Nate, Wil, Ira, and Flip

The 3rd round of semi-finals for the Boston Comedy Festival reared it’s head last night at The Hard Rock Cafe in Faneuil Hall.  The competition, a collection of the best new stand-up comedians in the industry today is a compliment to the more featured acts such as  Steve Sweeney,  Kevin Meaney, and Lenny Clarke who performed throughout the week.

The nights festivities were hosted by Tom Dustin, fresh off winning the top prize at the Montreal Comedy Festival. Tom unites his self-deprecating humor with a very thorough explanation of  ‘the rabbit.’  Never heard of ‘the rabbit?’ ask Tom, he’ll tell you.

The evenings co-finalists were Nate Bargantze and Wil Sylvince, with honorable mention going to Ira Proctor and Flip Schultz.  Bargantze, who has a slight resemblance to Jackass’s  own Johnny Knoxville, steals the show with his deadpan humor.  Calling marriage a mosh pit that looks like a good idea from far way, Bargantze goes on to say that he’s been married for four years, and now it’s getting serious.

When co-finalist Wil Sylvince hits the stage, you’re either ready to laugh or prepared for a Shabba Ranks concert. The Brooklyn native got the crowd going with his critique of local weathermen.  ‘When you say it’s going to be 50 degrees with a wind chill of 10, than it’s going to be 10 degrees! What it feels like is what it is.’

Runner-up Ira Proctor is Farley-esque in his humor.   Proctor, who makes no secret of his stomach girth, tells us that it’s not good when you go out for a run and come home in a cab. When he runs it’s like a Model-T going down the street out of control, not a pretty sight.  His best bit is about going to Dunkin Donuts and waiting behind the construction guy who places an order for half of Boston.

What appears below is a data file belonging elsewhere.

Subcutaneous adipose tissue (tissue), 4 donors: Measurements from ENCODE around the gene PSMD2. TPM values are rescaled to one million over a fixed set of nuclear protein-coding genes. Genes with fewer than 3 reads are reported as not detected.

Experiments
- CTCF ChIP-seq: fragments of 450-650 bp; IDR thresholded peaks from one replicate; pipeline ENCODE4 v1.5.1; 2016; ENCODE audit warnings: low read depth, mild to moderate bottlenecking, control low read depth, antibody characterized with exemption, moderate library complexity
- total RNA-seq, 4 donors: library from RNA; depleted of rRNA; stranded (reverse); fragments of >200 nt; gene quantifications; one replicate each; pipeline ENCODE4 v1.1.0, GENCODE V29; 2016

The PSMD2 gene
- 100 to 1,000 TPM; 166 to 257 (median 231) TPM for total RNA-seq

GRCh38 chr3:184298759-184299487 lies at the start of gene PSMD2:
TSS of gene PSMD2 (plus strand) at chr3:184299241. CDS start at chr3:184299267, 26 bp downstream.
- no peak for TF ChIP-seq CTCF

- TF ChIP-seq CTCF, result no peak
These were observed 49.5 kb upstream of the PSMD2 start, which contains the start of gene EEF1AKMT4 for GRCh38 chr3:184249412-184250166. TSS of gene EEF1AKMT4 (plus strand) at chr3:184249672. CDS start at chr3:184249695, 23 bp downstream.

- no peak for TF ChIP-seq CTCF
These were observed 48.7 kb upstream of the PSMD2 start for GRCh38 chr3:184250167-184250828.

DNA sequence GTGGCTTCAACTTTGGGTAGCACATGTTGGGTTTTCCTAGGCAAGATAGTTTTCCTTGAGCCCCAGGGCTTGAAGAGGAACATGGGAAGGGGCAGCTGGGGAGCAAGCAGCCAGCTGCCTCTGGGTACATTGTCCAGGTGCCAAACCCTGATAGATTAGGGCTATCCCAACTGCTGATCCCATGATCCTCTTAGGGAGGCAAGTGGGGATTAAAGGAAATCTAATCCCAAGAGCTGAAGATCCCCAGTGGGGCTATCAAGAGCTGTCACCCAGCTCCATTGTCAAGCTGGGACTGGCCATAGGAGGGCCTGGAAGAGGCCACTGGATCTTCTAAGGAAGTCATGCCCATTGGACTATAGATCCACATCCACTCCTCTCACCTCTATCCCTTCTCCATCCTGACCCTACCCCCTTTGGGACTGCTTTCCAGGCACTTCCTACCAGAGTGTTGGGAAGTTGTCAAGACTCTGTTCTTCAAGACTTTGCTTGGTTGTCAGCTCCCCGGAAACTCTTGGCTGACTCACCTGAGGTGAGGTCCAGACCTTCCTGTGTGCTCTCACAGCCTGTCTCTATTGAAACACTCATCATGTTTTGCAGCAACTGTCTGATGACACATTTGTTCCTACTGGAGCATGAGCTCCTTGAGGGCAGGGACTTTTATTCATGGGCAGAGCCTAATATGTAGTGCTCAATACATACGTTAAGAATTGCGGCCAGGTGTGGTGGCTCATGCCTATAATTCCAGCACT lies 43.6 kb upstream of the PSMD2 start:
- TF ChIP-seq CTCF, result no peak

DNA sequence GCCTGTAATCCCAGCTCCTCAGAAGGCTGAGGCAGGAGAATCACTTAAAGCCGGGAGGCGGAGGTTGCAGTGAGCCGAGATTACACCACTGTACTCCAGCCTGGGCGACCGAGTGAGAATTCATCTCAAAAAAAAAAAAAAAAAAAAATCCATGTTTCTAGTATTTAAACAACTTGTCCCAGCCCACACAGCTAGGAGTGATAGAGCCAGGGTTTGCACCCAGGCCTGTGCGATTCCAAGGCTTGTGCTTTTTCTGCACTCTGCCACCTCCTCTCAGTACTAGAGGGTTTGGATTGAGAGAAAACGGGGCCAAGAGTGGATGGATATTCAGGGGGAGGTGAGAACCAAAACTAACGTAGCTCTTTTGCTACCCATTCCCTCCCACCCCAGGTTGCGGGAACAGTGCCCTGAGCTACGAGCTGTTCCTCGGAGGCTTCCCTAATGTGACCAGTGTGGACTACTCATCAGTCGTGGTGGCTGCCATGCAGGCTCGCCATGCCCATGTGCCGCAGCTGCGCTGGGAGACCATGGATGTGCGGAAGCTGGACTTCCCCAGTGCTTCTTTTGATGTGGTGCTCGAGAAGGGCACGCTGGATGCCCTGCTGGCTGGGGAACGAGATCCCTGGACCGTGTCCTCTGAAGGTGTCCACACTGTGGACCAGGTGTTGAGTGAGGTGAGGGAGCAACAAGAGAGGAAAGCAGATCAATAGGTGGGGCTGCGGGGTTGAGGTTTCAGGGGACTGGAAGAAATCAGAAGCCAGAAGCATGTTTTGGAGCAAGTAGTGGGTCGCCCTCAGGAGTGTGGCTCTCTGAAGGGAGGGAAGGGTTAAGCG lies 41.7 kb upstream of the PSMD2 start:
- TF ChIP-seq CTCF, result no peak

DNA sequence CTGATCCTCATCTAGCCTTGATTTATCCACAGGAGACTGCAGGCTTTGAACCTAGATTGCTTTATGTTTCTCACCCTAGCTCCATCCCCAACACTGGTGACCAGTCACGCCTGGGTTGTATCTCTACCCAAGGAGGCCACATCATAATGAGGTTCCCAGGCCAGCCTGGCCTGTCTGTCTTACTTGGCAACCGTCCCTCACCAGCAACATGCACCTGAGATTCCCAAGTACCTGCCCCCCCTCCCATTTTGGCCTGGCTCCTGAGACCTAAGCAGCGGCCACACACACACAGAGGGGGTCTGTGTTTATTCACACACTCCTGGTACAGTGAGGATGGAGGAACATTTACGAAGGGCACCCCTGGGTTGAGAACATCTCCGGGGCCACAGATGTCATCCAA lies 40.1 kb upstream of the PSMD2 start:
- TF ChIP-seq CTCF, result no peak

And last but not least, Flip Schultz brings his Judaism and impressions to stage. One minute he’s impersonating the snotty waiter at name-your-fancy-restaurant, and the next he’s doing a FreeCreditReport.com commercial featuring one of the Chilean miners.  Flip imagines attending a Jewish Rock concert, ‘are you ready to rock? no, you guys go ahead and do that, we’ll just sit here and eat.’

NateBargantze.com

WilSylvince.com

IraProctor.com

FlipSchultz.com

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A Cause Celebre

On November 8th, the Fashion Institute of Technology hosted their first ever Give Life Event at the college in the John E Reeves Great Hall. The purpose of the event was to raise awareness about the importance of being a registered organ donor. Kristin Molini, a recent recipient of a five organ transplant shared her story of her struggles before and after her transplant. Julia Rivera and Maria Torres (also a transplant survivor) from the New York Organ Donor Network also spoke about the critical need for registered organ donors as New York has one of the lowest percentages of registered organ donors.